Labor Day used to be more than a summer-closing holiday; it was a celebration of labor unions and the American labor movement. That’s easy to forget these days because labor unions don’t have much to celebrate.
At the height of their influence in the 1950s, labor unions could claim to represent about 1 of every 3 American workers. Today, it’s 1 in 9 — and falling.
Some have seen the shrinking size and waning influence of labor unions as a sign that the US economy is growing more flexible and dynamic, but there’s mounting evidence that it is also contributing to slow wage growth and the rise in inequality.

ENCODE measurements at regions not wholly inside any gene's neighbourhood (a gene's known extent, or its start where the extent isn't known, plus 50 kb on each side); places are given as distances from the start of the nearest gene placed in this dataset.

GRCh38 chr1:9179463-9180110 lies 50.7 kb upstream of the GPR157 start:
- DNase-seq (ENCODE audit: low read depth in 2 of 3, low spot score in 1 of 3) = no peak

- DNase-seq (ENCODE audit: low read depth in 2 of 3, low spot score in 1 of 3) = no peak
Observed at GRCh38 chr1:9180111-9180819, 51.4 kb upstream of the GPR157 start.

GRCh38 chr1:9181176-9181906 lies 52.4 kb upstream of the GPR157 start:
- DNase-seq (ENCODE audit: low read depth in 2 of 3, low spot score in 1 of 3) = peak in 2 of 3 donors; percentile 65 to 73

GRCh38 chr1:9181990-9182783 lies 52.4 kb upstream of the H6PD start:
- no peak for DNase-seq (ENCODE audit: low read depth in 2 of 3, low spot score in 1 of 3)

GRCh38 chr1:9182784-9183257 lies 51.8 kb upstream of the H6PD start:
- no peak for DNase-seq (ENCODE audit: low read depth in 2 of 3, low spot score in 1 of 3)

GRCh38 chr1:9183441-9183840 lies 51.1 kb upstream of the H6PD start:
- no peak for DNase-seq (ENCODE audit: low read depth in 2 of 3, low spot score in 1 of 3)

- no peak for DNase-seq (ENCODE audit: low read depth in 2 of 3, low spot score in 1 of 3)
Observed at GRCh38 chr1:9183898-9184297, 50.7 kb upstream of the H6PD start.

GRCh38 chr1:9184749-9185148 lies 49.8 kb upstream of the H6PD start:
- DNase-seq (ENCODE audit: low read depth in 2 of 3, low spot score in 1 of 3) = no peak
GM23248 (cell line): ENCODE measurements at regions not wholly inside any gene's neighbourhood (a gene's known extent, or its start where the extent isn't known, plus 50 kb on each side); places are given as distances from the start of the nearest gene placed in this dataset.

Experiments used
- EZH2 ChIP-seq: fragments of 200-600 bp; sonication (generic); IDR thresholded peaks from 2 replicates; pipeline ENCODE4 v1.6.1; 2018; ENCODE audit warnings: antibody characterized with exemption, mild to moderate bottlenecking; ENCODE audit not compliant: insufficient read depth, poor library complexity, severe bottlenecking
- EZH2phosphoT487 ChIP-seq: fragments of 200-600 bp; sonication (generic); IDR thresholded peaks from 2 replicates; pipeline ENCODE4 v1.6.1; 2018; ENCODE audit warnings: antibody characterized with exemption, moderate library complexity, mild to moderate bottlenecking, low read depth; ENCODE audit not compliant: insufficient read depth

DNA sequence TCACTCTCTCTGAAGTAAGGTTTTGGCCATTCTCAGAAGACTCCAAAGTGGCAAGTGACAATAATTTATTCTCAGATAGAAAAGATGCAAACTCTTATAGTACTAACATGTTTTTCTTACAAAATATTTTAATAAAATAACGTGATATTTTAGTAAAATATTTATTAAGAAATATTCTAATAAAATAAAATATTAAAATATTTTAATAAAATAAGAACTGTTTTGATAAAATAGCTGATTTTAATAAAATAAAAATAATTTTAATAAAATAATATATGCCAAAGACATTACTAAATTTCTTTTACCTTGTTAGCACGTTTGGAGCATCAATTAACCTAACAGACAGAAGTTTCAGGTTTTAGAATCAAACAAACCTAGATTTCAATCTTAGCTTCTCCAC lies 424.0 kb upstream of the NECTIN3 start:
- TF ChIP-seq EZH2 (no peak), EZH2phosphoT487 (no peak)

Who are these union members?
While union membership has fallen to just 11 percent of US workers, that’s still 14.5 million people — more than twice the population of Massachusetts.
Variations abound when you break the numbers down by race, gender, and geography. There are more union men then union women, and a higher percentage of blacks than whites. Public sector workers are five times more likely to join unions than their private-sector counterparts, and workers in New York are eight times more likely to do so than workers in North Carolina.
Why has union membership fallen so far?
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